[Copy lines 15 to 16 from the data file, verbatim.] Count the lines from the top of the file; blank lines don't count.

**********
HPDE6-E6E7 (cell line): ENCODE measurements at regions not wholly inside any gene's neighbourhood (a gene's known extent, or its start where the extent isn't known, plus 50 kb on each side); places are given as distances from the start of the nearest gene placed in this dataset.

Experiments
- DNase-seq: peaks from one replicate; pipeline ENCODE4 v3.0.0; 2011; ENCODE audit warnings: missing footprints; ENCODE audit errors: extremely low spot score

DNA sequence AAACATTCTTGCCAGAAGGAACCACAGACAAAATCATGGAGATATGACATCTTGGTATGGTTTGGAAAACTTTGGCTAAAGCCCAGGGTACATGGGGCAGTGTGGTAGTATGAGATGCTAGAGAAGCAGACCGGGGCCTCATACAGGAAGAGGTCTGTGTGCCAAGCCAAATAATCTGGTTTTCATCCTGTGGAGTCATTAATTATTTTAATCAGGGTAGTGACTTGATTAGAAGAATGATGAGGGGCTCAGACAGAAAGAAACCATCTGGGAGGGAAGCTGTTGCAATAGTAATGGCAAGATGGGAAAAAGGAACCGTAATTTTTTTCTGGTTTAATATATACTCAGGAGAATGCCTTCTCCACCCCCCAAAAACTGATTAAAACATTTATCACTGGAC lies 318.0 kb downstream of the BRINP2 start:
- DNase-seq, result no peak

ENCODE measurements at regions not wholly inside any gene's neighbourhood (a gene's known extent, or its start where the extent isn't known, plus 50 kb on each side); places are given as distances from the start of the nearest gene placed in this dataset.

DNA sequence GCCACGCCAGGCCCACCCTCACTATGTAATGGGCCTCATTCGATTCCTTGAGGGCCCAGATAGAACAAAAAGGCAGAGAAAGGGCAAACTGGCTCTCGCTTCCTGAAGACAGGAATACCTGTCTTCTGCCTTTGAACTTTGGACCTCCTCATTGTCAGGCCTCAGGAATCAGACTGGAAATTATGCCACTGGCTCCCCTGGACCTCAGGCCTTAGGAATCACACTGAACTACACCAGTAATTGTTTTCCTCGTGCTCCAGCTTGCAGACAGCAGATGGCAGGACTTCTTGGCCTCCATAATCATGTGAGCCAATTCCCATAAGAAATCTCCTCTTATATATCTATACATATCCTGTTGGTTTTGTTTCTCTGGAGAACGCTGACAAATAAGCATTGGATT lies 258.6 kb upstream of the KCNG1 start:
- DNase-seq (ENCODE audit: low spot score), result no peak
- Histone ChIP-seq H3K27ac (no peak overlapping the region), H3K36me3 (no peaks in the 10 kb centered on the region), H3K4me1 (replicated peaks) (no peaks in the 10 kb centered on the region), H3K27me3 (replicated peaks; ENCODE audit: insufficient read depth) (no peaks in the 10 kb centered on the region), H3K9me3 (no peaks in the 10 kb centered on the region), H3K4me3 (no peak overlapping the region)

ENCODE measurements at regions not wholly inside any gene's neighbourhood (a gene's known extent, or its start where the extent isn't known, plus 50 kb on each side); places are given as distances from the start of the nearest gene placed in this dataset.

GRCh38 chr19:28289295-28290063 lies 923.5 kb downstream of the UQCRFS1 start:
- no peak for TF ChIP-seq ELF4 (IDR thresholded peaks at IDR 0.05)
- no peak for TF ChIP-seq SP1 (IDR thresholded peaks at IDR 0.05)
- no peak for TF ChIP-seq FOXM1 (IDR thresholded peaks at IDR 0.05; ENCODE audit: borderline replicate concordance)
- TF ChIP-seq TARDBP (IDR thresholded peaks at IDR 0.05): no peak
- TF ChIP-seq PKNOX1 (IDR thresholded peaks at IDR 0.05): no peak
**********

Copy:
- TF ChIP-seq TARDBP (IDR thresholded peaks at IDR 0.05): no peak
- TF ChIP-seq PKNOX1 (IDR thresholded peaks at IDR 0.05): no peak